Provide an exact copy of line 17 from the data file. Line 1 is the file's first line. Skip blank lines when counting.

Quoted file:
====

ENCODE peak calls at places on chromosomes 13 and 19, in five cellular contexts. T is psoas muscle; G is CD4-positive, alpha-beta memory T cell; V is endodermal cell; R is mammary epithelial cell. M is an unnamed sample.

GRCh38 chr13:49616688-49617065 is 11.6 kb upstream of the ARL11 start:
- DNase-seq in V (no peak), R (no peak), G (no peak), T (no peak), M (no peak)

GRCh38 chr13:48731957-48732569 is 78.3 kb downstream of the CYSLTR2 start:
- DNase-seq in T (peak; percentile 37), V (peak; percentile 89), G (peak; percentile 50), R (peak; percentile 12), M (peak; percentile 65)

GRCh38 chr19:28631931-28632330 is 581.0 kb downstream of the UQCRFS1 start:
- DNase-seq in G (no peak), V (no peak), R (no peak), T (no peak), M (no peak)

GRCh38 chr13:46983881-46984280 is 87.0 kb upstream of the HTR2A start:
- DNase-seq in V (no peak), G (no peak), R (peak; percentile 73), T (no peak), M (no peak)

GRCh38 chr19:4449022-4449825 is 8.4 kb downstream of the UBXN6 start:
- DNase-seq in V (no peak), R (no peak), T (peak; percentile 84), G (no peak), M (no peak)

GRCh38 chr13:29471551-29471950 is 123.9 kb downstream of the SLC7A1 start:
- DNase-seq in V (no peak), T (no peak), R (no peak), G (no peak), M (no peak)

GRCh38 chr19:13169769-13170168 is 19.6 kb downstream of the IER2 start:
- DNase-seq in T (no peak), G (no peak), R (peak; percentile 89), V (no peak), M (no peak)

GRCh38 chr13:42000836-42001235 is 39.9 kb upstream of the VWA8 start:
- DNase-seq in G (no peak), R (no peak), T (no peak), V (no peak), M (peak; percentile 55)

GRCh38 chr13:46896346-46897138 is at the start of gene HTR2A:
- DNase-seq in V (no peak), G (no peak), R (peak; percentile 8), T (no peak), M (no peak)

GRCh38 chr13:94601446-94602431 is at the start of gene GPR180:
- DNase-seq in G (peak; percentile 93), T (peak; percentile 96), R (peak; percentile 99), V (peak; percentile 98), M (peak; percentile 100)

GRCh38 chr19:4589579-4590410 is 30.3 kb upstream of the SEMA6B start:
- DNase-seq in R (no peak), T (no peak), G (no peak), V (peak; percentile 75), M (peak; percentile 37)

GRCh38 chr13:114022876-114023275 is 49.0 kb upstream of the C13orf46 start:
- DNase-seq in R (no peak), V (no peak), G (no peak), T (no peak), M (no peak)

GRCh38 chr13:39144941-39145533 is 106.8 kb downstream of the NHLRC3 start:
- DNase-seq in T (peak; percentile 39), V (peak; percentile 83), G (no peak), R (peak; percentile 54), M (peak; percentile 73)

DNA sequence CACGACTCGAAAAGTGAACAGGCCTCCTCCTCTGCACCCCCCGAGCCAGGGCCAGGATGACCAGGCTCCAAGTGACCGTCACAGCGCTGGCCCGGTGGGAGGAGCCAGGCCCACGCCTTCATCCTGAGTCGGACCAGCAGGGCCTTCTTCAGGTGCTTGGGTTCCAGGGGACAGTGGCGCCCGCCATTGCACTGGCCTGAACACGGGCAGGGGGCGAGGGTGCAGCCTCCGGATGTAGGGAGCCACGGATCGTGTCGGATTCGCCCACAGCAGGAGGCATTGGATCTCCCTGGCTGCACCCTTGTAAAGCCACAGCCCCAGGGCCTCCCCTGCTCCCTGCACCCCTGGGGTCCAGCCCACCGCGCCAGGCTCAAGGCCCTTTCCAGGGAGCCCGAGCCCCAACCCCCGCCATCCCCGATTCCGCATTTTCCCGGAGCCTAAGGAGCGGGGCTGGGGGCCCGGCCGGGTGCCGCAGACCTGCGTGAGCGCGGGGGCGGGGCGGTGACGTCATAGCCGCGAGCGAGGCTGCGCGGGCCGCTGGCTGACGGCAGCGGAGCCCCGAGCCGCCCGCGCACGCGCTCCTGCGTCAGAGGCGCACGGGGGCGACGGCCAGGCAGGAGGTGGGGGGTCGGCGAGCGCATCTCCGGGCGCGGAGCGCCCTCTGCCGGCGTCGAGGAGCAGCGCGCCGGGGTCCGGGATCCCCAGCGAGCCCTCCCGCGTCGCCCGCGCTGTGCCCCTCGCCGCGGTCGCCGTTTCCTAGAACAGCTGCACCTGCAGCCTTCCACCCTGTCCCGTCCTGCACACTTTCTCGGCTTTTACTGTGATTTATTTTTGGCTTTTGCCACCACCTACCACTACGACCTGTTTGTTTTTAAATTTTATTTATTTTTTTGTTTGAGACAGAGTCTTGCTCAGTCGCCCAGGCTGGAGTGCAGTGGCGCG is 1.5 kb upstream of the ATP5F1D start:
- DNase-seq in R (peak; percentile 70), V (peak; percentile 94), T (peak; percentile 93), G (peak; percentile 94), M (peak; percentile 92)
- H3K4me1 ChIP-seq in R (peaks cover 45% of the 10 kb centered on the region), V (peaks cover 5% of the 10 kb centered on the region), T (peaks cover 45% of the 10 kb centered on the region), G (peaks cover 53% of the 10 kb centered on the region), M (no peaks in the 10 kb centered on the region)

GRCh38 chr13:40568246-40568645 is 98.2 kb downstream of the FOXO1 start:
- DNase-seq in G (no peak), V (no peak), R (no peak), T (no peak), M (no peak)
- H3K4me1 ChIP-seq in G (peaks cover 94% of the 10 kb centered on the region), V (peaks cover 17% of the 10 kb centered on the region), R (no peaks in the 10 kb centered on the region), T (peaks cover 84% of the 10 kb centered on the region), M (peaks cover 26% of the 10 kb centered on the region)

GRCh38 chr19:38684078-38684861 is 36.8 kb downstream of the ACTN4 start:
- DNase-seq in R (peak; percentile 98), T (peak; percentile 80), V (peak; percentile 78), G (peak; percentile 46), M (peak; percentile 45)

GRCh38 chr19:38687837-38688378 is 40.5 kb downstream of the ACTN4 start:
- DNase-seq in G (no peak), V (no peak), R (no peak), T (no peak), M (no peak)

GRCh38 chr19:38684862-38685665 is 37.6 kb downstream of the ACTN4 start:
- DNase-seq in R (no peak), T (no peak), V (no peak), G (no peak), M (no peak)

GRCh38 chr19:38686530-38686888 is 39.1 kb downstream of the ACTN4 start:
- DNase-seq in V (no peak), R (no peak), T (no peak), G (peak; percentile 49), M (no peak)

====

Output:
- DNase-seq in G (no peak), R (no peak), T (no peak), V (no peak), M (peak; percentile 55)